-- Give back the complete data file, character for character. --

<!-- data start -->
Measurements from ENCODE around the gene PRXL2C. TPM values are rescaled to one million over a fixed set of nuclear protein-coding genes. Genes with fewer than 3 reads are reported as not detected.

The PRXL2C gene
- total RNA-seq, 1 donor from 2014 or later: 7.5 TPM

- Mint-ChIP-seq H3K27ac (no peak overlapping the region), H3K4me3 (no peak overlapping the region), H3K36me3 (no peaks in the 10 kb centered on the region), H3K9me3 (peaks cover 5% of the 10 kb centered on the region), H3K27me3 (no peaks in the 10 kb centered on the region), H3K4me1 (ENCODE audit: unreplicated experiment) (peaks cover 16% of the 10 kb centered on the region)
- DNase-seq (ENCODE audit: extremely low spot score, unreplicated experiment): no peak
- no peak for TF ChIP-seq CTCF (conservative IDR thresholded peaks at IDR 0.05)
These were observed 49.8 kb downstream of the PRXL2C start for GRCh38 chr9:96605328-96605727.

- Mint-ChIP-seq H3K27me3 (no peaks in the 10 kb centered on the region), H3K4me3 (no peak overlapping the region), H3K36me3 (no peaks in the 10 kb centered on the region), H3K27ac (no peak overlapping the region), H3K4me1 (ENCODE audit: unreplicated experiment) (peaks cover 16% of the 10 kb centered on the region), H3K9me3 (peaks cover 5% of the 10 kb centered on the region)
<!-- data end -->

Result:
Measurements from ENCODE around the gene PRXL2C. TPM values are rescaled to one million over a fixed set of nuclear protein-coding genes. Genes with fewer than 3 reads are reported as not detected.

The PRXL2C gene
- total RNA-seq, 1 donor from 2014 or later: 7.5 TPM

- Mint-ChIP-seq H3K27ac (no peak overlapping the region), H3K4me3 (no peak overlapping the region), H3K36me3 (no peaks in the 10 kb centered on the region), H3K9me3 (peaks cover 5% of the 10 kb centered on the region), H3K27me3 (no peaks in the 10 kb centered on the region), H3K4me1 (ENCODE audit: unreplicated experiment) (peaks cover 16% of the 10 kb centered on the region)
- DNase-seq (ENCODE audit: extremely low spot score, unreplicated experiment): no peak
- no peak for TF ChIP-seq CTCF (conservative IDR thresholded peaks at IDR 0.05)
These were observed 49.8 kb downstream of the PRXL2C start for GRCh38 chr9:96605328-96605727.

- Mint-ChIP-seq H3K27me3 (no peaks in the 10 kb centered on the region), H3K4me3 (no peak overlapping the region), H3K36me3 (no peaks in the 10 kb centered on the region), H3K27ac (no peak overlapping the region), H3K4me1 (ENCODE audit: unreplicated experiment) (peaks cover 16% of the 10 kb centered on the region), H3K9me3 (peaks cover 5% of the 10 kb centered on the region)